My father, a long-serving and unusually dedicated Civitan Club member and past president, frequently bemoans the declining turnout at his monthly meetings.
I even think the factors Gravois cites to account for the headlong decline in U.S. civic engagement also account for another significant development in 21st century American life: our transformation into a post-Morrill nation.
There are reasons why places like Kerala, India, possess Lion club memberships larger than the entire state of Kansas: Civic club activism appeals to people at a critical juncture in their nation’s development.
They are the same reasons why, 200 years ago, frontier America provided the seedbed for civic groups that eventually grew into old standbys such as Rotary, Civitan, Toastmasters and Boy Scouts. As Gravois oberves:
…the catalysts were industrialization, massive urban migration, the rise of corporations, and breakneck economic growth. Jefferson bumpkins streamed into Hamiltonian industrial cities; a good portion of the Old World’s tired, poor, and huddled masses were freshly arrived too. The social networks that had once served these new arrivals back at home were either dashed to pieces, left behind, or else ill-suited to helping them and advance and associate in this new world.
Today places such as Vapi, India, Lagos, Nigeria, Kalisizo, Uganda, and Abu Dhabi, United Arab Emirates, provide starkly similar seedbeds.
“It’s the proverbial yokel going to town,” says Anirudh Krishna, a Duke University professor whom Gravois quotes in the article. “His sleeves are too short, he knows his table manners are atrocious, his breath smells like garlic.”
Much as they did in the United States in the 19th century, civic groups in cities and towns throughout many developing nations provide the educational setting in which these provincials learn to shed these undesirable traits and to assimilate into urban life.
As regular visitors to this site probably already have ascertained by now, I think there is a lesson here for Cooperative Extension.
The same impulses that gave rise to civic activism and engagement in the United States in the 19th century also served as the impetus behind Morrill Act, which provided American farming and laboring classes with a dense network of land-grant schools — schools through which millions of ordinary Americans were able to secure higher education and ascend to the professional classes.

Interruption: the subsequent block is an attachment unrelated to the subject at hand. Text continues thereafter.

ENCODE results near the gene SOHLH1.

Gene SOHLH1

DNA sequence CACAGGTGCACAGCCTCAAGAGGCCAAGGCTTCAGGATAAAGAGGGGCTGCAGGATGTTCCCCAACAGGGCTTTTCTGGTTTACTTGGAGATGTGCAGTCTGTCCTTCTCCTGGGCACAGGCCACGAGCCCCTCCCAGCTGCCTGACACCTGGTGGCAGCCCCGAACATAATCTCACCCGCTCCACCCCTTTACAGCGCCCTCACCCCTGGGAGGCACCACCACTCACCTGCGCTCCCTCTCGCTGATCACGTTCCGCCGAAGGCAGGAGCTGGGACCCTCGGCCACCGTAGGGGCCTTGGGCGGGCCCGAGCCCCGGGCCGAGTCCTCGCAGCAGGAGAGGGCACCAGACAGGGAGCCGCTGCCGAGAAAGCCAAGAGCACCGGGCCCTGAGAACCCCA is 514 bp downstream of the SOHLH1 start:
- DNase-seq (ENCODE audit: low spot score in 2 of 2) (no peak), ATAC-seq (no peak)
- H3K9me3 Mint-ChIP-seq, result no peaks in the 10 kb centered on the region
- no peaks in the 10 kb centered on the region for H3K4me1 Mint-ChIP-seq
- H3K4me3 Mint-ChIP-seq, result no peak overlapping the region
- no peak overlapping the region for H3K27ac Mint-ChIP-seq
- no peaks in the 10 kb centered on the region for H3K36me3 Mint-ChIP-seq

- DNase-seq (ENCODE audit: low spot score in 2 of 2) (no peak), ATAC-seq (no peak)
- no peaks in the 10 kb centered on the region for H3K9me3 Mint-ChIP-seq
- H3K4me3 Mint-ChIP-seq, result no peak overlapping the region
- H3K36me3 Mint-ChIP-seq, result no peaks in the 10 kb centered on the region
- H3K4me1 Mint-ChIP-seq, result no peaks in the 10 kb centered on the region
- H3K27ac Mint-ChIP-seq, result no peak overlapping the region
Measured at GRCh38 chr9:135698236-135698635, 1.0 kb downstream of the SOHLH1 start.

These initial gains were strengthened through passage of the Hatch and Smith-Lever acts, which established agricultural research facilities and outreach programs, respectively, on behalf of these groups. These acts went a long way toward securing the economic and cultural order that not only mitigated these class distinctions but also largely resolved them.
This is the take-home message from Gravois’s article: In a real sense, the success of these legislative acts secured a post-Morrill educational and cultural landscape — not necessarily a hostile landscape but one that will require a rethinking of how Cooperative Extension educators interact with our increasingly sophisticated client base.
We can still function as an agency of empowerment, but not in the ways we have in the past. Our role in the future will be as curators, providing our clients with deeper, more enriched learning contexts so that they can resolve many of their problems on their own.
The fact that Kervala, India, now boasts more Rotary Clubs than the entire state of Kansas speaks volumes about the kind of radically changed environment in which Extension educators will be operating in the 21st century.
Toto, we’re not in Morrill America anymore.